Sen. Roger Reinert said he was encouraged that the state’s budget deficit for the coming two years eased by about $1 Billion, but acknowledged that serious work still needs to be done to restore budget stability in Minnesota.
State spending has also decreased since the November forecast, specifically in health and human services. Additional spending declines were realized in K-12 education as well, mainly due to lower student enrollment. This resulted in a surplus in the current fiscal year of $663 million.
“We still face a huge budget gap of over $5 Billion,” Sen. Reinert said. “And almost all the new revenue is due to a delay in the capital gains tax rate increases at the federal level. This is not sustainable growth upon which the state can rely.”
The capital gains rates are scheduled to increase in two years, which is encouraging investors to turn their portfolios over more quickly now.
“Capital gains income is a small and volatile part of our state’s income tax base.” Sen. Reinert noted. “It’s not a sustainable source of revenue that we can count on during even good economic times.” State economist Tom Stinson called capital gains revenues a “slender reed” on which to base a long-term budget outlook.
Governor Mark Dayton released some preliminary budget changes because of the changed budget forecast, including dropping the income tax surcharge for the wealthiest five percent of Minnesotans, significant reductions to the proposed cuts to seniors’ long-term care which includes nursing homes and home health care, and Minnesota Care. The Governor also restored funding to community action grants, which had been completely eliminated in his original budget proposal. The Governor also plans to restore the funding for metro and rural transit to eliminate any state-imposed need for fare increases, restore cuts to fire safety training, and increase the research and development credit to promote Minnesota job growth.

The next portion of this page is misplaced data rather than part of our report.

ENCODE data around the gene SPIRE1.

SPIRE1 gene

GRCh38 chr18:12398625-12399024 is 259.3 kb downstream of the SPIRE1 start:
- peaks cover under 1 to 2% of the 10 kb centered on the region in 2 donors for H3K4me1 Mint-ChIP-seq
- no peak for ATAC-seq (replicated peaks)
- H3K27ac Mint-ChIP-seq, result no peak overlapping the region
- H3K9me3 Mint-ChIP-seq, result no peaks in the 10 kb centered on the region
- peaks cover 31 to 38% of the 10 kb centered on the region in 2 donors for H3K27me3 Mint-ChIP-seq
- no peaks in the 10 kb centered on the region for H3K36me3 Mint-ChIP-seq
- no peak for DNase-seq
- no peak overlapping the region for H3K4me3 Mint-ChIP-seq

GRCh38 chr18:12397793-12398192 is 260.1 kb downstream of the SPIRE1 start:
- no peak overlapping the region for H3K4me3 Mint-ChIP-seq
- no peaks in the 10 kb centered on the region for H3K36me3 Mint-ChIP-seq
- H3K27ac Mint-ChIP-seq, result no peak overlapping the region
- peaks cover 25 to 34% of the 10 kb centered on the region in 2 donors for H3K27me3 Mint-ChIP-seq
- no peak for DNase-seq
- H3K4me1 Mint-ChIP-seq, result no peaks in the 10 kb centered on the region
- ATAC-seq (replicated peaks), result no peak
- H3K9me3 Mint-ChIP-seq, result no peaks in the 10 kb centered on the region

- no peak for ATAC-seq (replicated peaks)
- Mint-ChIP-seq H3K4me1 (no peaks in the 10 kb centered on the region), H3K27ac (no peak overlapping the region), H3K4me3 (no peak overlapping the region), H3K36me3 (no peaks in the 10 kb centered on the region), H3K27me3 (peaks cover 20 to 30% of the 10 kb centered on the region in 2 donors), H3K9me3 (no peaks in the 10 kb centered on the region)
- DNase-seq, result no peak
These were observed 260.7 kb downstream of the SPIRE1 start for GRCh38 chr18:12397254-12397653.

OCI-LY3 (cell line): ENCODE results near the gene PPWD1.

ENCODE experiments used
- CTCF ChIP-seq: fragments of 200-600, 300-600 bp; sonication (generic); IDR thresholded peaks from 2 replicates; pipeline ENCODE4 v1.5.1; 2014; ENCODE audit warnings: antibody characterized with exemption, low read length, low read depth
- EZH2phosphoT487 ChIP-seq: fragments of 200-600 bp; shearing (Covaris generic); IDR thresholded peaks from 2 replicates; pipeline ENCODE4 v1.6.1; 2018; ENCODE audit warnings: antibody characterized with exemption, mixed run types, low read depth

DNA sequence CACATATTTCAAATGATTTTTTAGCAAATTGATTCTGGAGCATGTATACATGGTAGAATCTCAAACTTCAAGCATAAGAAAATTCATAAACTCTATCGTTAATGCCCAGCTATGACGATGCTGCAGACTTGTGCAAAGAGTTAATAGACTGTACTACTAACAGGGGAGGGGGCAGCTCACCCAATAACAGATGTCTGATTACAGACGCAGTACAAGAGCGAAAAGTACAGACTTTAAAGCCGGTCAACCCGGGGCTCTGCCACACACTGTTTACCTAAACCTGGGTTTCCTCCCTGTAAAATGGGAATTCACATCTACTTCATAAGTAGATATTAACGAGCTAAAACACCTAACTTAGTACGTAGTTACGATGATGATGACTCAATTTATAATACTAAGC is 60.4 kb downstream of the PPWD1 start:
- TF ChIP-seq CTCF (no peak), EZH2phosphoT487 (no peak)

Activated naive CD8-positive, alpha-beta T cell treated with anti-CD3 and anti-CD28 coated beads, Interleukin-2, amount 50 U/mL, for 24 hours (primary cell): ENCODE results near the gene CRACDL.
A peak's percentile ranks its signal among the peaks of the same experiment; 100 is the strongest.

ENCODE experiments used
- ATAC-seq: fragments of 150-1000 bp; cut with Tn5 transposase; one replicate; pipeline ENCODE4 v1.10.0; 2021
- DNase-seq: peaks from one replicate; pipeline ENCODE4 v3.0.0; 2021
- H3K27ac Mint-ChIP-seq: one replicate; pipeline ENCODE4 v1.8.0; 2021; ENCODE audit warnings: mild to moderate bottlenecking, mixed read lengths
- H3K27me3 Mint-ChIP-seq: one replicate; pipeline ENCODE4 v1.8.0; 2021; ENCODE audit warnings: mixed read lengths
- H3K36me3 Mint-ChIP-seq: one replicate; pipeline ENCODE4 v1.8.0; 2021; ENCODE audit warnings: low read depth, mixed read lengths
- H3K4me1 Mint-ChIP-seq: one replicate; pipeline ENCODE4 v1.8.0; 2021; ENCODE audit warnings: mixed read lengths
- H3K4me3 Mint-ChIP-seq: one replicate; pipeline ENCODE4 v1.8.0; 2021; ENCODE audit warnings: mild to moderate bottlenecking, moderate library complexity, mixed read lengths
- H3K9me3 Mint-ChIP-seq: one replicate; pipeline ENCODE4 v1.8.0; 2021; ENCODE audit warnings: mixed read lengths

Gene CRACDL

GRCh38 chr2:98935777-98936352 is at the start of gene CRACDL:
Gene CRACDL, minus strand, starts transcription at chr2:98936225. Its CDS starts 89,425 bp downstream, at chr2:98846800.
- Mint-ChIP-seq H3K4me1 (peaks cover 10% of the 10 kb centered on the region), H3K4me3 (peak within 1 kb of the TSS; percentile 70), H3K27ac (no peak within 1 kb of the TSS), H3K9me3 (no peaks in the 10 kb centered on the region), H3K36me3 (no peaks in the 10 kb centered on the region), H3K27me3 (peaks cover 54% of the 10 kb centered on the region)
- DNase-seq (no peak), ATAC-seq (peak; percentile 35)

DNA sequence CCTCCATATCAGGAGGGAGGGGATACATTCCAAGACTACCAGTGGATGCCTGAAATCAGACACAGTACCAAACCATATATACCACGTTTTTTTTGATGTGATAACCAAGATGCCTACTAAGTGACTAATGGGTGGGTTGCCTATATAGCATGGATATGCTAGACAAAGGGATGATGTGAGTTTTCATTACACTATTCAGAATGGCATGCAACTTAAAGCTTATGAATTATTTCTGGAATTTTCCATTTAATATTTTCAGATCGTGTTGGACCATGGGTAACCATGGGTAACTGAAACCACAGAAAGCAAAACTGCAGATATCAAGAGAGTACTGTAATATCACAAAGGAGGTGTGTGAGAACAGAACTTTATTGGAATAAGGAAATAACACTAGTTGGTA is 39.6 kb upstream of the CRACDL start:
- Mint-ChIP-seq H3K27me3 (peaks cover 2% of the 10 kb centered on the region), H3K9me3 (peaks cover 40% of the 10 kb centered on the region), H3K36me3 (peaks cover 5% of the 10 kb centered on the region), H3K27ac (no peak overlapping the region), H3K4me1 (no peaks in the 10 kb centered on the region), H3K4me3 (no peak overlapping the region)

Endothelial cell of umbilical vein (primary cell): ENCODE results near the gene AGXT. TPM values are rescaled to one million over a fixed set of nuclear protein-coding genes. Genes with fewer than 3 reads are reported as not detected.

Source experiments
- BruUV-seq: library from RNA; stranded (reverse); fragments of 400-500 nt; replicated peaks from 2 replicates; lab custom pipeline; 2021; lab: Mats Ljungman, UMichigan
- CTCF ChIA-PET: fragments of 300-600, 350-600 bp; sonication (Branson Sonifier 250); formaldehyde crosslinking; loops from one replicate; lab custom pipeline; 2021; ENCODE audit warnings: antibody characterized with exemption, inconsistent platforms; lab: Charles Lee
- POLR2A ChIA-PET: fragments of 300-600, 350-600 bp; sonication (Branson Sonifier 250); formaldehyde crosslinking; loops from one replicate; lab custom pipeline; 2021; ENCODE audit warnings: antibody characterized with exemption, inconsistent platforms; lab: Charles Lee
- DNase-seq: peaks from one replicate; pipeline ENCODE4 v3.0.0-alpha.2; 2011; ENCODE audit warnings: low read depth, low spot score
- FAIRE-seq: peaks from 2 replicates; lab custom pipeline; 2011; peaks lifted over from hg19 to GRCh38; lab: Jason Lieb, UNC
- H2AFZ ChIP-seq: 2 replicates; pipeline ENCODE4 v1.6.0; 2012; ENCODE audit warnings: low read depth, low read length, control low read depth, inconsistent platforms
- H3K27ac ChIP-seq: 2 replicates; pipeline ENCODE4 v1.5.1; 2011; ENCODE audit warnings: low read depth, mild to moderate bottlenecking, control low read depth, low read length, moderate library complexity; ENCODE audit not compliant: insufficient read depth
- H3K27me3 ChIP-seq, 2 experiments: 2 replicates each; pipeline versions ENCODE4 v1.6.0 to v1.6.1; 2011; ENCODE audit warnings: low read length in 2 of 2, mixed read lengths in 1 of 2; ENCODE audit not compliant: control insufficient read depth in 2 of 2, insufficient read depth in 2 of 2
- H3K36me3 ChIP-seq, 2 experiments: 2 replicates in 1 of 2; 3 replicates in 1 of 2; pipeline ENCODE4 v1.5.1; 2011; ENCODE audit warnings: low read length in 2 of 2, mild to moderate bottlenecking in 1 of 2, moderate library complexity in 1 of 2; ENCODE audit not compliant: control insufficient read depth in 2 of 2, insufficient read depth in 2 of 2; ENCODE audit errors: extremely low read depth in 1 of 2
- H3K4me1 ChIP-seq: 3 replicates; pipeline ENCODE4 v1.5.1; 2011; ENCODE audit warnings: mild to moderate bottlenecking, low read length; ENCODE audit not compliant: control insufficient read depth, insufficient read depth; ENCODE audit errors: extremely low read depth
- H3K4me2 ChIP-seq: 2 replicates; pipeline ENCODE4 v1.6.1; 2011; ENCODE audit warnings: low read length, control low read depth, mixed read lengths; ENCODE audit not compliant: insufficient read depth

“I’m glad Governor Dayton is working quickly to present budget changes that promote job growth and protect our most vulnerable citizens,” Sen. Reinert said.
Sen. Reinert acknowledged that much work remains over the next two-and a-half months to balance the state’s two-year budget.